ETFs: Under the SEC Spotlight
It’s worth reading this testimony by SEC IM Director Eileen Rominger – she testified before a Senate Banking subcommittee last week – about ETFs as the SEC engages in a general review of these financial products. ETFs have been widely criticized as turning the stock markets into more of a casino than they already were…
Back in February, I blogged about how Nasdaq’s Directors Desk database had been hacked. In this Reuters article, it is reported that an ongoing investigation has found that the hacking was worse than originally reported. Here is an excerpt from that article:
Hackers who infiltrated the Nasdaq’s computer systems last year installed malicious software that allowed them to spy on the directors of publicly held companies, according to two people familiar with an investigation into the matter. The new details showed the cyber attack was more serious than previously thought, as Nasdaq OMX Group had said in February that there was no evidence the hackers accessed customer information.
It was not known what information the hackers might have stolen. The investigation into the attack, involving the FBI and National Security Agency, is ongoing. “God knows exactly what they have done. The long term impact of such attack is still unknown,” said Tom Kellermann, a well-known cyber security expert with years of experience protecting central banks and other high-profile financial institutions from attack.
Smaller Companies: House Financial Services Subcommittee Passes Five Bills
As noted in this press release, the House Financial Services Capital Markets and Government Sponsored Enterprises Subcommittee passed five bills recently to ease the regulatory burden on smaller companies. The bills are:
– HR 2167, the Private Company Flexibility and Growth Act, introduced by Rep. David Schweikert
– HR 2940, the Access to Capital for Job Creators Act, introduced by Rep. Kevin McCarthy
– HR 2930, the Entrepreneur Access to Capital Act, introduced by Rep. Patrick McHenry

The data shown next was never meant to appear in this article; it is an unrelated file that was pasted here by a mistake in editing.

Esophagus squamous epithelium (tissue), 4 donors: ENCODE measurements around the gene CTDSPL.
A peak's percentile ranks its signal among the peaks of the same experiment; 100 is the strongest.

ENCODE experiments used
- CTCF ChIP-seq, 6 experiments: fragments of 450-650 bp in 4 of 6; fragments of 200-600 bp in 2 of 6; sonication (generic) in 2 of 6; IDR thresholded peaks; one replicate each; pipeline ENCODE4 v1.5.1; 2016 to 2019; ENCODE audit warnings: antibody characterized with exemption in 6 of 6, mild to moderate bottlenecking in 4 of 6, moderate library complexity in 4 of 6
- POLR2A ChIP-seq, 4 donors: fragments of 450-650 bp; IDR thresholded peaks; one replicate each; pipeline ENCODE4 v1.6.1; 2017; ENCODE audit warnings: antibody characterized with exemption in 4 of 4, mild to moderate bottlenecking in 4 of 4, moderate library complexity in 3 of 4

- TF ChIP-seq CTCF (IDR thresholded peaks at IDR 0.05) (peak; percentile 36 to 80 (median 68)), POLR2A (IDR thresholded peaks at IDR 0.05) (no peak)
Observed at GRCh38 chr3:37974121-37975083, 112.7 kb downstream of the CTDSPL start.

– The Small Company Job Growth and Regulatory Relief Act, introduced by Rep. Stephen Fincher
– HR 1965, introduced by Rep. Jim Himes
GOP Candidates Seek to Kill Dodd-Frank (and Even Sarbanes-Oxley in Some Cases)
A member sent this in: Republican presidential candidates have been calling for a repeal of the entire Dodd-Frank Act. Former Massachusetts Gov. Mitt Romney and Texas Gov. Rick Perry both have called for repeal, according to The New York Times. Rep. Michele Bachmann of Minnesota regularly points out that she introduced the first Dodd-Frank repeal bill this year. Former Gov. Jon Huntsman of Utah said he would go one step further and repeal the entire Sarbanes-Oxley Act, the NY Times reported.
Meanwhile, this “Globe & Mail” article is entitled “A desperate Obama kicks Sarbanes-Oxley halfway to the curb.”
Senate Legislation Would Expand Unfunded Mandates Reform Act to Bring SEC and CFTC Within Its Embrace
As Jim Hamilton blogged back in August: “Legislation introduced by Senator Rob Portman (R-OH) would strengthen the Unfunded Mandates Reform Act of 1995 by bringing the SEC, CFTC and other independent federal agencies within its mandate. UMRA was a bipartisan effort to prevent Congress and federal regulators from blindly imposing major economic burdens on the private sector and on state, local and tribal governments without weighing the costs and benefits, said Senator Portman. Signed by President Bill Clinton in 1995, the Unfunded Mandates Reform Act was bipartisan legislation that basically says that regulators have to evaluate a regulation’s cost and find less costly alternatives before adopting a major rule.”
As we all begin to plan for another wild proxy season, I wonder how many are planning for the potential of major disruptions at their annual shareholder meetings as Occupy Wall Street-type protests quickly spread to avenues that we never dreamed of. Are you planning for protests at your annual meeting? How about one of your board meetings? Your CEO’s house? Your CEO’s golf game? Or when your CEO lands in the corporate jet at the airport? Or any of these for one – or more – of your directors?